The article below first appeared on the World Socialist Web Site, and was linked to at the Peace and Freedom Party blog.
excerpt from an article at WSWS.org
The history that “binds” the US and Haiti
Bill Van Auken / January 15, 2010
In his statement on the Haitian earthquake Wednesday, President Barack Obama referred to the “long history that binds us together.” Neither he nor the US media, however, have shown any inclination to probe the history of US-Haiti relations and its bearing on present catastrophe confronting the Haitian people.
Rather, the backwardness and poverty that have played a substantial role in driving the death toll into the tens, if not hundreds, of thousands are presented as a natural state of affairs, if not the fault of the Haitians themselves. The United States is portrayed as a selfless benefactor, ready to come to the aid of Haiti with donations, rescue teams, warships and Marines…
What is deliberately obscured by this comparison is the real relationship, which has evolved over more than a century, between “wealth generation” in the United States and poverty in Haiti. It is a relationship built on the use of force to pursue US imperialism’s predatory interests in a historically oppressed country.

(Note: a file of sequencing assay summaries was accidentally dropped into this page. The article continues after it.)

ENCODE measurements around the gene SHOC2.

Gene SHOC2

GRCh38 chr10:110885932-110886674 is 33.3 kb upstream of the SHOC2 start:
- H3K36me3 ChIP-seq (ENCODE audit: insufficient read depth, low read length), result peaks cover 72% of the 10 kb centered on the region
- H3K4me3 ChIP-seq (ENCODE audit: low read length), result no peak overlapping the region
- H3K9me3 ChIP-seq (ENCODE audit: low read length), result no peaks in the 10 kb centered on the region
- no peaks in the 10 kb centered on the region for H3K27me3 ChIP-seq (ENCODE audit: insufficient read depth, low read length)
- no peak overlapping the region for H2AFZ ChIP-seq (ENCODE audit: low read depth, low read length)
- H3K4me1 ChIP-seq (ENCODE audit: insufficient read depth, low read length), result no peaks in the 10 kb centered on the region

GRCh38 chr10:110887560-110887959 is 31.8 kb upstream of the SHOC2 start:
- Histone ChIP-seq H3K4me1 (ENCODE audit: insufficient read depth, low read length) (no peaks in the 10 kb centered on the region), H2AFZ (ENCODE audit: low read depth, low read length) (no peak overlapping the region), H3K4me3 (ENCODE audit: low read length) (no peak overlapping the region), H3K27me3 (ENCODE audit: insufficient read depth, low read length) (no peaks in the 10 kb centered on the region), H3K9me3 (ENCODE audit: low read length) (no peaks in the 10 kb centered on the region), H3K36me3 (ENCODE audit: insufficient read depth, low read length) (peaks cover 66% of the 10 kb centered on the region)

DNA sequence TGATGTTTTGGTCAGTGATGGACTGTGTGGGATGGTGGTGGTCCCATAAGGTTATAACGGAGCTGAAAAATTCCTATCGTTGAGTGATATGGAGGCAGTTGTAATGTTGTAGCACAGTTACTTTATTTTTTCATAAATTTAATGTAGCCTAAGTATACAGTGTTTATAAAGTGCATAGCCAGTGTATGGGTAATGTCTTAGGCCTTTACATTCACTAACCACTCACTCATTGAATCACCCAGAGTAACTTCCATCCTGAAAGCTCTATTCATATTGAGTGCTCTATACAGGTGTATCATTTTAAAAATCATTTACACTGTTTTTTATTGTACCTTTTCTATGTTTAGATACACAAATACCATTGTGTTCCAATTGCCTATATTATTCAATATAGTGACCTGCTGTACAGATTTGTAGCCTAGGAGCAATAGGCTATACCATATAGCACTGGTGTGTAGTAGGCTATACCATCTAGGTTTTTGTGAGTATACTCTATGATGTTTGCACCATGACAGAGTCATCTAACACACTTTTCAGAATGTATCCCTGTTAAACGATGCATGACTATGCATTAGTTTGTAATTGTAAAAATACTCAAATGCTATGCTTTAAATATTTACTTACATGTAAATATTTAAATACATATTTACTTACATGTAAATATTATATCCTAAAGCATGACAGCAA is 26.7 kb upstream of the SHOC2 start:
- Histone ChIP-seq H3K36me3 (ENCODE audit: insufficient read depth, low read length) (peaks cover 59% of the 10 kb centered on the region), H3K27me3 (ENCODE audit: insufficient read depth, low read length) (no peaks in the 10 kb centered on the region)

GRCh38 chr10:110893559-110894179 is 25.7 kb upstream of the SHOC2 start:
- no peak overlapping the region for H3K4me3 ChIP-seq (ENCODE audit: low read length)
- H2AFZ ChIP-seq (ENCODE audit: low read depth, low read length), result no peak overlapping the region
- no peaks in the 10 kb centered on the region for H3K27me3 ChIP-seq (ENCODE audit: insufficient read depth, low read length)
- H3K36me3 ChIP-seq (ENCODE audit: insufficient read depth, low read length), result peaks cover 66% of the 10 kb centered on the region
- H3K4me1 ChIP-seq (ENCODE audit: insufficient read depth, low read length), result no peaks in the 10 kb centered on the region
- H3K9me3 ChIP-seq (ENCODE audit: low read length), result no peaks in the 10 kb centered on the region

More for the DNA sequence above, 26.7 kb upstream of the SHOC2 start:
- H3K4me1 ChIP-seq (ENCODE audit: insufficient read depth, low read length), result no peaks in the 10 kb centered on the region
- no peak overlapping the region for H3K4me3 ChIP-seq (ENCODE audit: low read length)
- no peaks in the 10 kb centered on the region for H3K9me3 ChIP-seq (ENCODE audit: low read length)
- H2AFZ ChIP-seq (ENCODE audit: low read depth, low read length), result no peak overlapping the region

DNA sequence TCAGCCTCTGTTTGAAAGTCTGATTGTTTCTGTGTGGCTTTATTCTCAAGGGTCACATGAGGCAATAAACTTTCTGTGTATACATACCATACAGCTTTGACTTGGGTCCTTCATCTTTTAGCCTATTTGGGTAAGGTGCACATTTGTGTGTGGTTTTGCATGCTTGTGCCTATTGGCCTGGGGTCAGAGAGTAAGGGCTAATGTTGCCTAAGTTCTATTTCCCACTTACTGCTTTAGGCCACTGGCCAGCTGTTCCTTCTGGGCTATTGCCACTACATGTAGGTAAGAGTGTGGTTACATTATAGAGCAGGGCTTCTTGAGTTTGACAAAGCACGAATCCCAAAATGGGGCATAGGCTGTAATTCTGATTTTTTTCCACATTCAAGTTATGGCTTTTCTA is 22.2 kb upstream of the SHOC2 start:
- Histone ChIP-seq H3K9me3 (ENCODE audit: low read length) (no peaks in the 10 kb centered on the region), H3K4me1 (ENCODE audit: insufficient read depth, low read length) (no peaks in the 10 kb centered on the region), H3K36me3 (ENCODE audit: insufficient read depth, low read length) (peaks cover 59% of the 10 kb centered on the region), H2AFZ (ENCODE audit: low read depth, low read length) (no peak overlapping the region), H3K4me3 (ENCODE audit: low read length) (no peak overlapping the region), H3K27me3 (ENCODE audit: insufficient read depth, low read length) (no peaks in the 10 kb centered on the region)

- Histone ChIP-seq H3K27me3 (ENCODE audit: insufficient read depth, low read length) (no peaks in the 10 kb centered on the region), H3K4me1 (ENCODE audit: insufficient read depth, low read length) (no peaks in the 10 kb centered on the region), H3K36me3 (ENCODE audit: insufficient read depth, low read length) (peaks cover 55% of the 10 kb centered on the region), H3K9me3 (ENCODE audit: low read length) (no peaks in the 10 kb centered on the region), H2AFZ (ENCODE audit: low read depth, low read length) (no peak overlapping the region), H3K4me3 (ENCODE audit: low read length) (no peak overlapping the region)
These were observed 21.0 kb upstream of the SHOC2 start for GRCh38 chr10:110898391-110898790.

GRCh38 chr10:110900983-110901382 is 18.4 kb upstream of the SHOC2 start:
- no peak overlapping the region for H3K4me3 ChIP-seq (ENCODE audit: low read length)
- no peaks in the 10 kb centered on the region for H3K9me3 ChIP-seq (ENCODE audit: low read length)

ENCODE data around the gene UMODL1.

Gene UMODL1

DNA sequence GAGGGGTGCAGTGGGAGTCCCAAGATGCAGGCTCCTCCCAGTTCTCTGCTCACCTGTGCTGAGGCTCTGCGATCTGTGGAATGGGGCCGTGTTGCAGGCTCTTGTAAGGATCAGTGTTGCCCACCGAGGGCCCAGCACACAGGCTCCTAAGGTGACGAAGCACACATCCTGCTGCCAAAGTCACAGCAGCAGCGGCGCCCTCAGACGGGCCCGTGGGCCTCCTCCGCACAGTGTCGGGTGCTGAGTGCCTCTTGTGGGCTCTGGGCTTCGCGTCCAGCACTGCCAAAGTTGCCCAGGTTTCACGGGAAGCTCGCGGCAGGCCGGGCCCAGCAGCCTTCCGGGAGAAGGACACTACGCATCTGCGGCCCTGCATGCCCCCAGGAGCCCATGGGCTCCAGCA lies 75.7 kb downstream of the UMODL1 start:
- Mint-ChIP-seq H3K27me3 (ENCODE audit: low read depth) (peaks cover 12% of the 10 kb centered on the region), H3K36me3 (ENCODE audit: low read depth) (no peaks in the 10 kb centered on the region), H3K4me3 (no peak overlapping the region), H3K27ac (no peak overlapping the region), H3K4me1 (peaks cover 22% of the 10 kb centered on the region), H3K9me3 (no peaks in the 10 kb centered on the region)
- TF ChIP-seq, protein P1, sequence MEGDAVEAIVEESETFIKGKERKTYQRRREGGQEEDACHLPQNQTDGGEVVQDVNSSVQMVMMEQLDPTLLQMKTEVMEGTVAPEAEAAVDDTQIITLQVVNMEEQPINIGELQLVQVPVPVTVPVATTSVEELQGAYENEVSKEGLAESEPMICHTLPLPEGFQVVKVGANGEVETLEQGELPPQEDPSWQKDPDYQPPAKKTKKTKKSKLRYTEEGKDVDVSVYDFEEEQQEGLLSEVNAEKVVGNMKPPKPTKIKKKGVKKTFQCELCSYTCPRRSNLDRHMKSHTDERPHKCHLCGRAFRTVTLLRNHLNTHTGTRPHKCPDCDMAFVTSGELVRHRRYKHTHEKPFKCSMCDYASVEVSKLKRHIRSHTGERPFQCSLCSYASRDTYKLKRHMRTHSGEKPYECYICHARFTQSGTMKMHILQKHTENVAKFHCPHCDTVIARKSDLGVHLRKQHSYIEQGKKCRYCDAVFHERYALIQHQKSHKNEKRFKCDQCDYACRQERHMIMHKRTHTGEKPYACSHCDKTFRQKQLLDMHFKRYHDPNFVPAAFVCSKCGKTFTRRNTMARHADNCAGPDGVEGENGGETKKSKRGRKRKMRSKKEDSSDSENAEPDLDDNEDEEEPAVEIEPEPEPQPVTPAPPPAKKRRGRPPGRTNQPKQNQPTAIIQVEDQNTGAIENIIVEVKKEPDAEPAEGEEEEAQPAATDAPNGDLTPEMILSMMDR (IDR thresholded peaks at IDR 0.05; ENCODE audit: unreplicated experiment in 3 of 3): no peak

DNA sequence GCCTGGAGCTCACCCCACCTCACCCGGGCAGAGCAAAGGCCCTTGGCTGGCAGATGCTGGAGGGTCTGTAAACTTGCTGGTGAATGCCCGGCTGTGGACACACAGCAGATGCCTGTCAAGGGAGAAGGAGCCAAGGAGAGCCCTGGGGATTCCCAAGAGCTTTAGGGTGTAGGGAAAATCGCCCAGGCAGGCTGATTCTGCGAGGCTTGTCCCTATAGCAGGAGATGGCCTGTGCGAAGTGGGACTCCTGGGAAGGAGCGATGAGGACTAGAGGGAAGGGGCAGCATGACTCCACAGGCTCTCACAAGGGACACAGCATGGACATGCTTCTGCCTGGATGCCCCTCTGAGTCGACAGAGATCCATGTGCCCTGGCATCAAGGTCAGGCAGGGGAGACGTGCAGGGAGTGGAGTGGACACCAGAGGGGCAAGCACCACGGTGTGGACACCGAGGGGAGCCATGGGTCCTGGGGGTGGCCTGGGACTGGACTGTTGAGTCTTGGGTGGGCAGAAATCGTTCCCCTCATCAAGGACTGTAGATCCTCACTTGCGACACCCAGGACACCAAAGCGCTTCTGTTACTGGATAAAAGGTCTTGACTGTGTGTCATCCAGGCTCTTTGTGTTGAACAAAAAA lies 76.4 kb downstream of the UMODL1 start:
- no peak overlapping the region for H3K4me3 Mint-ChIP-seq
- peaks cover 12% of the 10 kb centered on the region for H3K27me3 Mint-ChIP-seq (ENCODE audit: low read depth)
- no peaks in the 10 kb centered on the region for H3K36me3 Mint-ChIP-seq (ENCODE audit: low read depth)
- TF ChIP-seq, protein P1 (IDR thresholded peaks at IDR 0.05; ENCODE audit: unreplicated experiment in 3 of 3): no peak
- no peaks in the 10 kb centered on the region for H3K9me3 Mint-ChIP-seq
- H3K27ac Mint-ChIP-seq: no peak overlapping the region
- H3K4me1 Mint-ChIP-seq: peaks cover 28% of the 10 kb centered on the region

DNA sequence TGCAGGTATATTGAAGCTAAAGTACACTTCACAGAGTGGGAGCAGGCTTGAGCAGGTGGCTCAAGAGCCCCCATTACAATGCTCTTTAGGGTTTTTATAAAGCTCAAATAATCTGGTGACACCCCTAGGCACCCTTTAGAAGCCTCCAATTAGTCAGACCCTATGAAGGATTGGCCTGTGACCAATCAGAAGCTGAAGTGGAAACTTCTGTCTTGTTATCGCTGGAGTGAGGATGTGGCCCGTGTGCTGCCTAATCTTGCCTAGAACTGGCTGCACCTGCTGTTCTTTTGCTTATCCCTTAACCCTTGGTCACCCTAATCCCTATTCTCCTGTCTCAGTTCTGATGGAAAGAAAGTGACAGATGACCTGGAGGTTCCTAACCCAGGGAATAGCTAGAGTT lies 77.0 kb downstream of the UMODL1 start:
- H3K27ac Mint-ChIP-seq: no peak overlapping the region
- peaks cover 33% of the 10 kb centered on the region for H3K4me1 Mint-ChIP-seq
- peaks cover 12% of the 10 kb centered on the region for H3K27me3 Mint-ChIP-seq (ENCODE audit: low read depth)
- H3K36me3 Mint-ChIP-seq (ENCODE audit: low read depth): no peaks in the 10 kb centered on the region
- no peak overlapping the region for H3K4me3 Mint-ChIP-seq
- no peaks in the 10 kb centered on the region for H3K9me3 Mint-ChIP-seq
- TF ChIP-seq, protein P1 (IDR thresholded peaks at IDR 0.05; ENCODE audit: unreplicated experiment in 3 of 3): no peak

If the Obama administration and the Pentagon carry through with reported plans to deploy a Marine expeditionary force in Haiti, it will mark the fourth time in the past 95 years that the US armed forces have occupied the impoverished Caribbean nation. This time, as in the past, rather than aiding the Haitian people, the essential purpose of such a military action will be to defend US interests and guard against what the Times refers to as the “proclivity for insurrection.”
The roots of this relationship go back to the birth of Haiti as the first independent black republic in 1804, the product of a successful slave revolution led by Toussaint Louverture, and the subsequent defeat of a French army sent by Napoleon…
There are, however, other ties that bind and are deeply felt, as the immensity of the tragedy in Haiti unfolds. There are over half a million Haitian Americans officially counted in the US and undoubtedly hundreds of thousands more who are undocumented. Their presence concretizes the class interests and solidarity that unite Haitian and American workers. Together, it is their task to sweep away the conditions of poverty and devastation in both countries, along with the capitalist profit system that has created them.